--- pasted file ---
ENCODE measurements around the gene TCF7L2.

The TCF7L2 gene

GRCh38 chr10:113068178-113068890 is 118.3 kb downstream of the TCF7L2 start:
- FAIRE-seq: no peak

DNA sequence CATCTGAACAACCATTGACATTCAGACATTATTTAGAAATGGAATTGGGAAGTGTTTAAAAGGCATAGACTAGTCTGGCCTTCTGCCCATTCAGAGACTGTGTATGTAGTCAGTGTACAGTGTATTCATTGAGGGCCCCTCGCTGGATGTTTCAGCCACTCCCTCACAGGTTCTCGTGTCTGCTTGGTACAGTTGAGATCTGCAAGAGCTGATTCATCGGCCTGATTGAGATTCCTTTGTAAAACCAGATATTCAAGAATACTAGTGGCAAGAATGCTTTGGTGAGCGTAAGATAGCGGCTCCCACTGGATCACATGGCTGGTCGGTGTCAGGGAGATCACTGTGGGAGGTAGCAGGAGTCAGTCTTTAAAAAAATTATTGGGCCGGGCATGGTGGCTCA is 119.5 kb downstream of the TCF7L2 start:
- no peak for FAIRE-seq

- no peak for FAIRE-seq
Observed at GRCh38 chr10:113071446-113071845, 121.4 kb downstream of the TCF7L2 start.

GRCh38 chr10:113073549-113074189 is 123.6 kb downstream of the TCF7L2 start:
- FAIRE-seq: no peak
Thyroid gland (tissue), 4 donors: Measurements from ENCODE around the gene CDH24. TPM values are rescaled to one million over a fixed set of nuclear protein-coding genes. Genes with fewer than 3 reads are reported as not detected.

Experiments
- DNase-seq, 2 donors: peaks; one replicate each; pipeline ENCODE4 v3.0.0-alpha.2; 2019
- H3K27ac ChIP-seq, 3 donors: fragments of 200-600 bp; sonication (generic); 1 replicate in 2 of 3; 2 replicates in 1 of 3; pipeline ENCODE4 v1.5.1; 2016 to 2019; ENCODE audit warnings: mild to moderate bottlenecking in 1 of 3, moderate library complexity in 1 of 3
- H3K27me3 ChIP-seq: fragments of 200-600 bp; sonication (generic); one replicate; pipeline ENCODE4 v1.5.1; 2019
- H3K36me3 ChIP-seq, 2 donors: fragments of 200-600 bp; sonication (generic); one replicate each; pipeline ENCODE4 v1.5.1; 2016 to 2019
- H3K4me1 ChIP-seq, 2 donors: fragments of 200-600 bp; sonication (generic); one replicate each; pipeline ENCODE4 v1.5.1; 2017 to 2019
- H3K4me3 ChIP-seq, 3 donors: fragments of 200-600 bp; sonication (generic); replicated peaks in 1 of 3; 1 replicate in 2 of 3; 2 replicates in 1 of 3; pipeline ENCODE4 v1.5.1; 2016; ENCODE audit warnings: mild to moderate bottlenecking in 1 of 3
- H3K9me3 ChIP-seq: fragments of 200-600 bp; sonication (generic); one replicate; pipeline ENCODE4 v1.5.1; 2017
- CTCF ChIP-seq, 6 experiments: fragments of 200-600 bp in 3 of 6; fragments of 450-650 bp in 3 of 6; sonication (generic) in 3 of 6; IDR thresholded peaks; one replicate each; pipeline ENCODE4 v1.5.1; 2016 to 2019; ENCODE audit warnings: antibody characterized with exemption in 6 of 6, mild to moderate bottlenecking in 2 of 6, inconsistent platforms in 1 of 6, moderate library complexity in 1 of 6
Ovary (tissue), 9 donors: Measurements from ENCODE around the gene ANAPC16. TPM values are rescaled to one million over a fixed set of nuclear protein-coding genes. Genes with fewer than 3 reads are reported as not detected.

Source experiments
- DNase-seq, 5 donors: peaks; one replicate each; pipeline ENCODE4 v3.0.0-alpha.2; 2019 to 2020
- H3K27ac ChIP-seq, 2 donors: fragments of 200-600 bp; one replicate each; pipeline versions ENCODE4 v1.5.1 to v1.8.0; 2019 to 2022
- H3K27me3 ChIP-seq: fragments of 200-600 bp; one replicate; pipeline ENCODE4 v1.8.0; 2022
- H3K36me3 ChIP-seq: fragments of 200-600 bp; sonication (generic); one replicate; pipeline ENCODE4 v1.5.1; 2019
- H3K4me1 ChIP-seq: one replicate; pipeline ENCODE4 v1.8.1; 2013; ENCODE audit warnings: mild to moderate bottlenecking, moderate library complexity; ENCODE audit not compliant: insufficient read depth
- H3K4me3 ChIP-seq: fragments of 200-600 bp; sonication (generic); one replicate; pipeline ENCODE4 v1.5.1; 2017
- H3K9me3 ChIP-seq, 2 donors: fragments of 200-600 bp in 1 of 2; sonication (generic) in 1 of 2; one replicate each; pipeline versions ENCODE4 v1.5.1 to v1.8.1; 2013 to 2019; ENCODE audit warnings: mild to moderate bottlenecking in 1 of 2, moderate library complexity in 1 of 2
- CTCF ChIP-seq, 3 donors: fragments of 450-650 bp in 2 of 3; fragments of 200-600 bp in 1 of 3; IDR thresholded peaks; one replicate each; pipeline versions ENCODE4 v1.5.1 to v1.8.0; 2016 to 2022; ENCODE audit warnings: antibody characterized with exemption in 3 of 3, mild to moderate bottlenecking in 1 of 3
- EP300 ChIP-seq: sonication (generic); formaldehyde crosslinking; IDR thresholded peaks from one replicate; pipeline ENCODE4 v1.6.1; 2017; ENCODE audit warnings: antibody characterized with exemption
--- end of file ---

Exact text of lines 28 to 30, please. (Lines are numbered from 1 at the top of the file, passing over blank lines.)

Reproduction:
- H3K4me3 ChIP-seq: fragments of 200-600 bp; sonication (generic); one replicate; pipeline ENCODE4 v1.5.1; 2017
- H3K9me3 ChIP-seq, 2 donors: fragments of 200-600 bp in 1 of 2; sonication (generic) in 1 of 2; one replicate each; pipeline versions ENCODE4 v1.5.1 to v1.8.1; 2013 to 2019; ENCODE audit warnings: mild to moderate bottlenecking in 1 of 2, moderate library complexity in 1 of 2
- CTCF ChIP-seq, 3 donors: fragments of 450-650 bp in 2 of 3; fragments of 200-600 bp in 1 of 3; IDR thresholded peaks; one replicate each; pipeline versions ENCODE4 v1.5.1 to v1.8.0; 2016 to 2022; ENCODE audit warnings: antibody characterized with exemption in 3 of 3, mild to moderate bottlenecking in 1 of 3